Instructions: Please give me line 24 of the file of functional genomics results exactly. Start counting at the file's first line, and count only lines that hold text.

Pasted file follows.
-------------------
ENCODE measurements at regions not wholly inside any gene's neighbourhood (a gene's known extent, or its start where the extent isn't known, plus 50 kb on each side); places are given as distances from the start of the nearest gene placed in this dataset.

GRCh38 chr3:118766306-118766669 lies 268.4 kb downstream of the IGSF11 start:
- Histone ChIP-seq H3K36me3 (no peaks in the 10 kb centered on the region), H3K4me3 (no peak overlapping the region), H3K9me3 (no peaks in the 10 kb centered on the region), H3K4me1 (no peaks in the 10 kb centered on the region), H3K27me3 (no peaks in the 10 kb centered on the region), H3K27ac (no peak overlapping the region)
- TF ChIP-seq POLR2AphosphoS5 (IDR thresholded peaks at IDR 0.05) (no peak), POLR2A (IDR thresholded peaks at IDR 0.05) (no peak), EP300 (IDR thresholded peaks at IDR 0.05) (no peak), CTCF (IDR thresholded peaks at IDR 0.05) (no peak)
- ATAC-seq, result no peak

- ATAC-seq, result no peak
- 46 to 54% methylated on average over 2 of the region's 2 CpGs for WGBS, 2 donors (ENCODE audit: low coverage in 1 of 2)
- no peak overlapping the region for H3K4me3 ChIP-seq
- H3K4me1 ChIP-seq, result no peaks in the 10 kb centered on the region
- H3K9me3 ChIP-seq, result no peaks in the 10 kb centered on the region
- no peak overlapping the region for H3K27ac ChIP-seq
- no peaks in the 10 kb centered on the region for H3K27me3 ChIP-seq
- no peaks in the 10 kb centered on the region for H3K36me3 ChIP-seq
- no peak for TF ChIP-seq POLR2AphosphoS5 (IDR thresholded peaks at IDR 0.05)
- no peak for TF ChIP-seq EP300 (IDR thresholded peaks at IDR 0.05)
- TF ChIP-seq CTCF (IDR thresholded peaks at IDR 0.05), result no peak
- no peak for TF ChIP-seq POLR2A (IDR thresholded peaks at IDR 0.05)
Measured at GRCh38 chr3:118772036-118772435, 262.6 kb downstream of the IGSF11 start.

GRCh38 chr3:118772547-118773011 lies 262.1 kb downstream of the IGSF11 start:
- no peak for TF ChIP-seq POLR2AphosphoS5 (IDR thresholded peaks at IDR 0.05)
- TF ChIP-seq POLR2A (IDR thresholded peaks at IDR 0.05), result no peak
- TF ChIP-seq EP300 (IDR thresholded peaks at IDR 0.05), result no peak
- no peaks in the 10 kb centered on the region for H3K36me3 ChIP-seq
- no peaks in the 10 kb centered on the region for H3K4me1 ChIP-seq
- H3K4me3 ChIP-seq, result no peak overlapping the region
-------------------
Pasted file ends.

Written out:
- no peaks in the 10 kb centered on the region for H3K4me1 ChIP-seq